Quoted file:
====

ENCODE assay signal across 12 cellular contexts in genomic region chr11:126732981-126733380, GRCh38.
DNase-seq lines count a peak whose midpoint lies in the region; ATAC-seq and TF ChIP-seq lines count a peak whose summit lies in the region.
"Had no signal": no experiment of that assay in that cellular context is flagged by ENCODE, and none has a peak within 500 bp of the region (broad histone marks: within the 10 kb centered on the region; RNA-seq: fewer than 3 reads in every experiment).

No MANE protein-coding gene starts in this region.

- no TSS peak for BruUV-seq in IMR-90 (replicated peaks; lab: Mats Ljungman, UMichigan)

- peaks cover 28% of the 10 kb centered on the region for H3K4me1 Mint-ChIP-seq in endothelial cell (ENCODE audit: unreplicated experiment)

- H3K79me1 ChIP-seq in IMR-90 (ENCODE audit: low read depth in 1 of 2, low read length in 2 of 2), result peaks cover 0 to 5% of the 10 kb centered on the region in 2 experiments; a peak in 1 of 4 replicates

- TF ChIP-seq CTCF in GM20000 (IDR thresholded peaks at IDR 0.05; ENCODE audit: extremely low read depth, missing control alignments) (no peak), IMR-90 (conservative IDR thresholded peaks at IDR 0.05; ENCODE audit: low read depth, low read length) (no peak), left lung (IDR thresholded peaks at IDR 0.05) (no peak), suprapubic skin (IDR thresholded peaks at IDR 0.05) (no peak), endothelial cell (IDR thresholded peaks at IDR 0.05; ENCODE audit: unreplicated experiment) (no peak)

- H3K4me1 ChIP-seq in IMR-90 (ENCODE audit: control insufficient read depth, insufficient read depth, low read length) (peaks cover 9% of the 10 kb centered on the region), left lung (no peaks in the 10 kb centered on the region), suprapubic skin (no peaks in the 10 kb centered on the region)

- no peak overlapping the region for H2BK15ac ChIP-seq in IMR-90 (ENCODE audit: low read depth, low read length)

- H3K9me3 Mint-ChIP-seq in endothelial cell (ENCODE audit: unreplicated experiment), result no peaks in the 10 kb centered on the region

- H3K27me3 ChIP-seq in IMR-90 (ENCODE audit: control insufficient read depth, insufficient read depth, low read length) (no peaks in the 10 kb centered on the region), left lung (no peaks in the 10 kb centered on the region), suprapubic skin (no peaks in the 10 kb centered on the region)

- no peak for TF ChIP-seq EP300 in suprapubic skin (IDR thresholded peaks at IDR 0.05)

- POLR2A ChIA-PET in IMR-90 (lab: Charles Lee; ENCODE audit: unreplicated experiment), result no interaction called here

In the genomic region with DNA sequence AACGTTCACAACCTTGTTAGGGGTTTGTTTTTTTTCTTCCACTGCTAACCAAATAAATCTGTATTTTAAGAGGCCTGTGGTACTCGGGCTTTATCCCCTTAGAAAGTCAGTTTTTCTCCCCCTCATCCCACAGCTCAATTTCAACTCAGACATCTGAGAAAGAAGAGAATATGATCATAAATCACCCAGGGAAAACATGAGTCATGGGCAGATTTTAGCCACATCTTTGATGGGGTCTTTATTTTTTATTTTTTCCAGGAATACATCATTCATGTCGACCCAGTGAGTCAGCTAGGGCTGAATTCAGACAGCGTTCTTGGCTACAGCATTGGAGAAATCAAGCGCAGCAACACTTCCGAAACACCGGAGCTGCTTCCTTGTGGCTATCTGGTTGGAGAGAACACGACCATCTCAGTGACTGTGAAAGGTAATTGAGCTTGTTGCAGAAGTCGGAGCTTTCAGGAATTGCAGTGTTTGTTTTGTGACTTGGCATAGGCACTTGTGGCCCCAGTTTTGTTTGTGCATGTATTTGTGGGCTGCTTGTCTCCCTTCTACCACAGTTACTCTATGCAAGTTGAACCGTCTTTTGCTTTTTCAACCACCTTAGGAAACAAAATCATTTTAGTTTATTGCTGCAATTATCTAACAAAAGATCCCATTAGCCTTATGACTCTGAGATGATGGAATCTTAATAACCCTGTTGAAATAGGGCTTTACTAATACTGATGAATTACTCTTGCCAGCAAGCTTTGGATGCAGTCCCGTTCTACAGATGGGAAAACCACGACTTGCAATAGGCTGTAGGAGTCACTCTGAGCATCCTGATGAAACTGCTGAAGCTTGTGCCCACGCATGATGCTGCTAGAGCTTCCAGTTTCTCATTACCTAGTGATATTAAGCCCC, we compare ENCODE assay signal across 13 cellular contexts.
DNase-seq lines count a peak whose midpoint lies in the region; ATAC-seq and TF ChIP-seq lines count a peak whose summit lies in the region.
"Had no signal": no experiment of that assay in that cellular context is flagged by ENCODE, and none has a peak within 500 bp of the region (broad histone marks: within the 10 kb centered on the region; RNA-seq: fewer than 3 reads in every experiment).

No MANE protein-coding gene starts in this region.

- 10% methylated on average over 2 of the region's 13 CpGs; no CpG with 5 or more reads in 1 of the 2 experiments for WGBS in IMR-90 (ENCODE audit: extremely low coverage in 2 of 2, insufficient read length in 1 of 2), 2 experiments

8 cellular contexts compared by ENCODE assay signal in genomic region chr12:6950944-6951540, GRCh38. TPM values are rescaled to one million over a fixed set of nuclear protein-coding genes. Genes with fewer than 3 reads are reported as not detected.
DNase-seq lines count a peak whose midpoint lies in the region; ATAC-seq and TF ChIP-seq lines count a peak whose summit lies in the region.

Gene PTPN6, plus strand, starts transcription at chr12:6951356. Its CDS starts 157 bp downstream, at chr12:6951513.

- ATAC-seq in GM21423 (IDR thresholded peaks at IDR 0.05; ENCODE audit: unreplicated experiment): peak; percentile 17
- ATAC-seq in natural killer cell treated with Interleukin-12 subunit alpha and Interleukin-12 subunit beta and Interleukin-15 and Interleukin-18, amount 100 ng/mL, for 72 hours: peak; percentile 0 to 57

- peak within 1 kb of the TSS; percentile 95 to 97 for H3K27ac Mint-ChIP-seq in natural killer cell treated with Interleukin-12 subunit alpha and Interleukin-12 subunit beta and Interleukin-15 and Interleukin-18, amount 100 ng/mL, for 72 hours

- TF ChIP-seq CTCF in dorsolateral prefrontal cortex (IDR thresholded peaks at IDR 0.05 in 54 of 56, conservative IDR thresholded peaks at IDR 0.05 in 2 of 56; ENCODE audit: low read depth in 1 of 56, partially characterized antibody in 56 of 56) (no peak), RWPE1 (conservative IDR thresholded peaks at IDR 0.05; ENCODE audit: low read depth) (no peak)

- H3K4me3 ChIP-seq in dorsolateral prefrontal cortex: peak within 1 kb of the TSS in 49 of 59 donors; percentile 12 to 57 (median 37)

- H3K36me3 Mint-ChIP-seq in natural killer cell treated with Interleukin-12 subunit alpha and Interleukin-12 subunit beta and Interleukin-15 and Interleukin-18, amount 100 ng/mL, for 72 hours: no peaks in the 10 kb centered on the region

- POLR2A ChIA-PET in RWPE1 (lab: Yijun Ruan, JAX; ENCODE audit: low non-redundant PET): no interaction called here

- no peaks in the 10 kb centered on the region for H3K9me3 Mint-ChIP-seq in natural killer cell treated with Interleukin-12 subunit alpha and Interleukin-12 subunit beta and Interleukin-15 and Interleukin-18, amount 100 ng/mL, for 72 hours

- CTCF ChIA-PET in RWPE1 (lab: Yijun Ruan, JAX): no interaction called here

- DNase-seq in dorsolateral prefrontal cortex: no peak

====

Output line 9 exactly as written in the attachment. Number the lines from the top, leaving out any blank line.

- H3K4me1 ChIP-seq in IMR-90 (ENCODE audit: control insufficient read depth, insufficient read depth, low read length) (peaks cover 9% of the 10 kb centered on the region), left lung (no peaks in the 10 kb centered on the region), suprapubic skin (no peaks in the 10 kb centered on the region)